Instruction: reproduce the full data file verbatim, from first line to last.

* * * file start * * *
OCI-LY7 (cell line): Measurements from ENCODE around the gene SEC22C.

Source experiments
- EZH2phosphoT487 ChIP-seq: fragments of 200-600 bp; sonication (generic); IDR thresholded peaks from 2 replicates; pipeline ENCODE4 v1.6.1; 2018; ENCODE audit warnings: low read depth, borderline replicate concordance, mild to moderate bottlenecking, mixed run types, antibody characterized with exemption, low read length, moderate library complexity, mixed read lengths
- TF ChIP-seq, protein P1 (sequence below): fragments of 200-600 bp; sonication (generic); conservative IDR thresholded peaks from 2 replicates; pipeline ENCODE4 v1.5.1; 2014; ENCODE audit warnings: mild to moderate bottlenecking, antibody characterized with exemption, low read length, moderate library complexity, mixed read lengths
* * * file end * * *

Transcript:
OCI-LY7 (cell line): Measurements from ENCODE around the gene SEC22C.

Source experiments
- EZH2phosphoT487 ChIP-seq: fragments of 200-600 bp; sonication (generic); IDR thresholded peaks from 2 replicates; pipeline ENCODE4 v1.6.1; 2018; ENCODE audit warnings: low read depth, borderline replicate concordance, mild to moderate bottlenecking, mixed run types, antibody characterized with exemption, low read length, moderate library complexity, mixed read lengths
- TF ChIP-seq, protein P1 (sequence below): fragments of 200-600 bp; sonication (generic); conservative IDR thresholded peaks from 2 replicates; pipeline ENCODE4 v1.5.1; 2014; ENCODE audit warnings: mild to moderate bottlenecking, antibody characterized with exemption, low read length, moderate library complexity, mixed read lengths